Cool slideshow, Jenn, especially some of the 3D printed stuff...I can't imagine wearing 3D printed running shoes one day, but who knows...it could happen! If they can make a nose and other body parts work, why not shoes?
Custom-designed running shoes that fit your own feet and are made of the right kind of plastic sounds like a great idea to me. And that's one of the best points about low-end consumer 3D printing, is its ability to make custom-designed stuff. The comfiest shoes I ever had fit like a glove, were made out of a lightweight rubber/plastic of some kind, and felt like they weren't there.
Nice slide show, Jenn. My personal favorite at the show were the M&Ms imprinted with DN Rocks! 1M PVs! that translates into: one million page views, which we received in April. Can't believe that got all that on a tiny M&M.
I agree, Nadine. 3D printing seems to be at it's best in the creation of toys. When 3D printing starts to reach homes, I could see countless parents using it to make action figures for their kids. This also makes me wonder if Mattel has thought about creating a 3D printing package for consumers to make their own Barbie dolls.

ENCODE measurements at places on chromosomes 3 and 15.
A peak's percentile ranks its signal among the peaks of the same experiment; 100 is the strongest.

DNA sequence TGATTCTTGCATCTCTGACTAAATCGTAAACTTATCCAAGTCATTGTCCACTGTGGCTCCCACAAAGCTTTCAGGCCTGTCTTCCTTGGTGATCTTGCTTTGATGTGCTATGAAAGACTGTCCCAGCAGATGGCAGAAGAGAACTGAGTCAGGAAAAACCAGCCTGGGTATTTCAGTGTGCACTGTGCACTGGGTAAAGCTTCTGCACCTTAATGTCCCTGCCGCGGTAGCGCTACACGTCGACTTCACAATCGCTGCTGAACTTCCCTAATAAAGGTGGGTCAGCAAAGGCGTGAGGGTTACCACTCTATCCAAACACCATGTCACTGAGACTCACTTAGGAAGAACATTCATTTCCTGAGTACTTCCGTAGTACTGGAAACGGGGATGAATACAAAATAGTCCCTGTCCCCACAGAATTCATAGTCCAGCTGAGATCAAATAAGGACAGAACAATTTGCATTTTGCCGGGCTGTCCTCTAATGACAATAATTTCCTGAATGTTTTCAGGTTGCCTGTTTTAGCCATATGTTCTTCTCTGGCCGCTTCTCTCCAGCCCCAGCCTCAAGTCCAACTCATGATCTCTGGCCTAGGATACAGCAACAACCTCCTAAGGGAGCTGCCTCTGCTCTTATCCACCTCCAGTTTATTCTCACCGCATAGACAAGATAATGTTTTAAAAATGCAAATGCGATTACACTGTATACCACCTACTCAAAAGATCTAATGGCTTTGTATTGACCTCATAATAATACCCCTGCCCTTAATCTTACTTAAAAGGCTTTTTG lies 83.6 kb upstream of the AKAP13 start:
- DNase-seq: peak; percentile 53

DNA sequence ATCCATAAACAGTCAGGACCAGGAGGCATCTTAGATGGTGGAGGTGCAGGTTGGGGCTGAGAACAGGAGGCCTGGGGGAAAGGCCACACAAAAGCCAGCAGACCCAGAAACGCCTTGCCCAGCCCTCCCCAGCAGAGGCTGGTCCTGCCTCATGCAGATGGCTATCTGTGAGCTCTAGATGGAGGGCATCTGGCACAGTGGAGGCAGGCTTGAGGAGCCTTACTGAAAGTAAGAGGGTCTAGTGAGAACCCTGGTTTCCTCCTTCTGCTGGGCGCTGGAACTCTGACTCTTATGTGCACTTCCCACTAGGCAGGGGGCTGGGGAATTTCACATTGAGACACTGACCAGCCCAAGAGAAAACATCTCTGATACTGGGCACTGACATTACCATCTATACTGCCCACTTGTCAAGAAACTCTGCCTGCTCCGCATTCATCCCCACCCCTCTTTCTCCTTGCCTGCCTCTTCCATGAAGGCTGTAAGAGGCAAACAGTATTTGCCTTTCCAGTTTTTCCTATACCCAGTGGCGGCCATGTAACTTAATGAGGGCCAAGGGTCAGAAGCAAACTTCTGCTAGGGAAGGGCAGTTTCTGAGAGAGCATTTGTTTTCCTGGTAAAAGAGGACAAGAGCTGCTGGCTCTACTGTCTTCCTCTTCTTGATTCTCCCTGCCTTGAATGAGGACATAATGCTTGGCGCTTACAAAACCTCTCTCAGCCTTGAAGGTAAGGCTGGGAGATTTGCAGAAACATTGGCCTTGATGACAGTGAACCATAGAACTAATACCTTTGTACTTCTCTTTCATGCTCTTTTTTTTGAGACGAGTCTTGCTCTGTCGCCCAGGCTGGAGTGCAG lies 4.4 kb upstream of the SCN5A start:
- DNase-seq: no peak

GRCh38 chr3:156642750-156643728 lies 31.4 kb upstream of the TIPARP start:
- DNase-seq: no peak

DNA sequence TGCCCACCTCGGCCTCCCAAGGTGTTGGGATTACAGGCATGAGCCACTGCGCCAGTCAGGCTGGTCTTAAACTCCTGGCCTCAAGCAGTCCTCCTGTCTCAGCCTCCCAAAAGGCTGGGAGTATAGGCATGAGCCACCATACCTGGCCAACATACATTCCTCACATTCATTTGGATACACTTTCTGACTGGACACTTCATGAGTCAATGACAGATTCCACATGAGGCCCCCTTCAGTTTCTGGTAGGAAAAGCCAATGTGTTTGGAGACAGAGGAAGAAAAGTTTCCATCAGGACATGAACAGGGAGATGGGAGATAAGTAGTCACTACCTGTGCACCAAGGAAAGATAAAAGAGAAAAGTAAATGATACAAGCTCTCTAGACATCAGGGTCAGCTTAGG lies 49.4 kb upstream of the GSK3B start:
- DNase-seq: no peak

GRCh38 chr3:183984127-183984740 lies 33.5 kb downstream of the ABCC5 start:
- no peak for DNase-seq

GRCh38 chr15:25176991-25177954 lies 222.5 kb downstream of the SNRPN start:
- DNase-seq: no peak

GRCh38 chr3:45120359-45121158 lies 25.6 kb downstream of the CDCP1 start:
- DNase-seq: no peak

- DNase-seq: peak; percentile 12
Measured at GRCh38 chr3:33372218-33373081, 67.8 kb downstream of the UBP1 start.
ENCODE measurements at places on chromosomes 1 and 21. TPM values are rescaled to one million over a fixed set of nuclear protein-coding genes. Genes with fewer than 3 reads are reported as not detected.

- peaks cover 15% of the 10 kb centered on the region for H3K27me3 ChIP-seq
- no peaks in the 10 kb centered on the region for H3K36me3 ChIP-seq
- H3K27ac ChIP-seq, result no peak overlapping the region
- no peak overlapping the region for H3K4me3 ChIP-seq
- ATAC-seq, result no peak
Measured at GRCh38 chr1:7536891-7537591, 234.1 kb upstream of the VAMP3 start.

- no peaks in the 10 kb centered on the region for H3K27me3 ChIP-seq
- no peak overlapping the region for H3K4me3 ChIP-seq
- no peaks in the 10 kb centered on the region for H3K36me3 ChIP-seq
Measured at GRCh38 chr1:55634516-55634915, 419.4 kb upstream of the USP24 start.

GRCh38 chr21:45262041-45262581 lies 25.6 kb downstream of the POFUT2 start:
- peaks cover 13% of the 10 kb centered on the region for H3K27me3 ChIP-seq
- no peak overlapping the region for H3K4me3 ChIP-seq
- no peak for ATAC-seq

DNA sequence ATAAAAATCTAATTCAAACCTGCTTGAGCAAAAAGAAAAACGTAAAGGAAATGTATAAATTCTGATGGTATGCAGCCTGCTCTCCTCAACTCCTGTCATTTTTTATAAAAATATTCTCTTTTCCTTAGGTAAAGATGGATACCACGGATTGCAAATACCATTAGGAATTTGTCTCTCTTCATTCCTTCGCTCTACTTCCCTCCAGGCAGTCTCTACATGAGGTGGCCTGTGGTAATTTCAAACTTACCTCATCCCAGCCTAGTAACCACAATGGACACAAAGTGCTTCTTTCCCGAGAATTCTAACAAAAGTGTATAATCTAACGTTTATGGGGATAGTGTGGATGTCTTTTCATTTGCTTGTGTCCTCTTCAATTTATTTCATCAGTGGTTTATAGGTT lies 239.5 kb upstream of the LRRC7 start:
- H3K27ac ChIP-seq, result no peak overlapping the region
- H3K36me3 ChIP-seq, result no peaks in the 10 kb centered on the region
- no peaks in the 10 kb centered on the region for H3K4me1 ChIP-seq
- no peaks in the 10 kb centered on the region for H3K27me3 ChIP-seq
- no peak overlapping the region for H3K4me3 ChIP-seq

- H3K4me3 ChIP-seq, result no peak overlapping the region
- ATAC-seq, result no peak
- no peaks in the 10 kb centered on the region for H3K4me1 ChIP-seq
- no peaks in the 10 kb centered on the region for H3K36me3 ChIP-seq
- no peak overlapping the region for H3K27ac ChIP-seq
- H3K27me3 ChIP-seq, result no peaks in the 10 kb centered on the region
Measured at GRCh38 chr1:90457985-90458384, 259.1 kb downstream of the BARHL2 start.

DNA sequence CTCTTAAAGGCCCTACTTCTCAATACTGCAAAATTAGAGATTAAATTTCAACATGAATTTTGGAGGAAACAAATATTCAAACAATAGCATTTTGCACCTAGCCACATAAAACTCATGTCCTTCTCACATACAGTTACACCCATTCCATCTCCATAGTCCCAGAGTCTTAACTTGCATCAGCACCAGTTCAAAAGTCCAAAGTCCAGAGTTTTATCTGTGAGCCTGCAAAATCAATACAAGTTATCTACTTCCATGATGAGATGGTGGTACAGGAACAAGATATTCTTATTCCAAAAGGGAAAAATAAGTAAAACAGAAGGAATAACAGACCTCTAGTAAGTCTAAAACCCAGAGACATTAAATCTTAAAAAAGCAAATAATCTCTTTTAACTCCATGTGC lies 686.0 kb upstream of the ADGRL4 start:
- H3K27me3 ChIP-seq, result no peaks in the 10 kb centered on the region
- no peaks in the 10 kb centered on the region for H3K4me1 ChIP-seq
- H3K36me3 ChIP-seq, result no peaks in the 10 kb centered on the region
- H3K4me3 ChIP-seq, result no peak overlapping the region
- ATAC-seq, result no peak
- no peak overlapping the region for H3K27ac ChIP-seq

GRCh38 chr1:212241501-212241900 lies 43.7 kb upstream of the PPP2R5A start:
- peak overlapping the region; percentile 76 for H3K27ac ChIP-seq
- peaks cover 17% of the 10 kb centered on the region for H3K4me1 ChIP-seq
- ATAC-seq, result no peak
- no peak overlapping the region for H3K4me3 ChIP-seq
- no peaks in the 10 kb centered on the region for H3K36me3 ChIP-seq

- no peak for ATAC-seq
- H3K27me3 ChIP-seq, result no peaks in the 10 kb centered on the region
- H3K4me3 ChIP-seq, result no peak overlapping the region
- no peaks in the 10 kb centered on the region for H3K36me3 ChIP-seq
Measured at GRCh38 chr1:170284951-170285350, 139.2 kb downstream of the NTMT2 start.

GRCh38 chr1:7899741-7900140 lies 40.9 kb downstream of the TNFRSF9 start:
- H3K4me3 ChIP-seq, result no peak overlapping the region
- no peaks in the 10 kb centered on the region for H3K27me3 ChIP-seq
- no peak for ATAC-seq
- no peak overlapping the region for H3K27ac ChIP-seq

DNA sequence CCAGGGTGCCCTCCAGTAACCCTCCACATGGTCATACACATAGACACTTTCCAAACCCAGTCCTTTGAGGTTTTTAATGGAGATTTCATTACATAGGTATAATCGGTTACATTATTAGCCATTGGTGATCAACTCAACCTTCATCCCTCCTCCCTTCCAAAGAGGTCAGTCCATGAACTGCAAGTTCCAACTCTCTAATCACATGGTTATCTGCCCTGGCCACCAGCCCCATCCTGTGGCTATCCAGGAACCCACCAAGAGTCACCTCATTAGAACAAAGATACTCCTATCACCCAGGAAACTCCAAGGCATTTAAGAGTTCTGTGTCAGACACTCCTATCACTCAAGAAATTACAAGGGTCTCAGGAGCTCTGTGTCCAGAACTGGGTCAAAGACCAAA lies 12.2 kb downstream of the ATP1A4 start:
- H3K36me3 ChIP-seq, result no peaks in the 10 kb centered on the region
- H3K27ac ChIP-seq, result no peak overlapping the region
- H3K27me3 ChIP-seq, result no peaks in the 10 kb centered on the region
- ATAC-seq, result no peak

I could imagine big families buying one of these printers to make shoes for their kids -- gym shoes, dress shoes, sandals, soccer, baseball and football cleats. It's a big upfront investment, but if it makes good shoes, it might be worth it.
Thanks Jennifer for such an informative slide show , Charles you are absolutely correct 3D printing is most common among children toys and there will come a time in near future when children will just be playing with 3 D Printed toys and those whi can afford will buy 3D printers themselves to print toys for there children .
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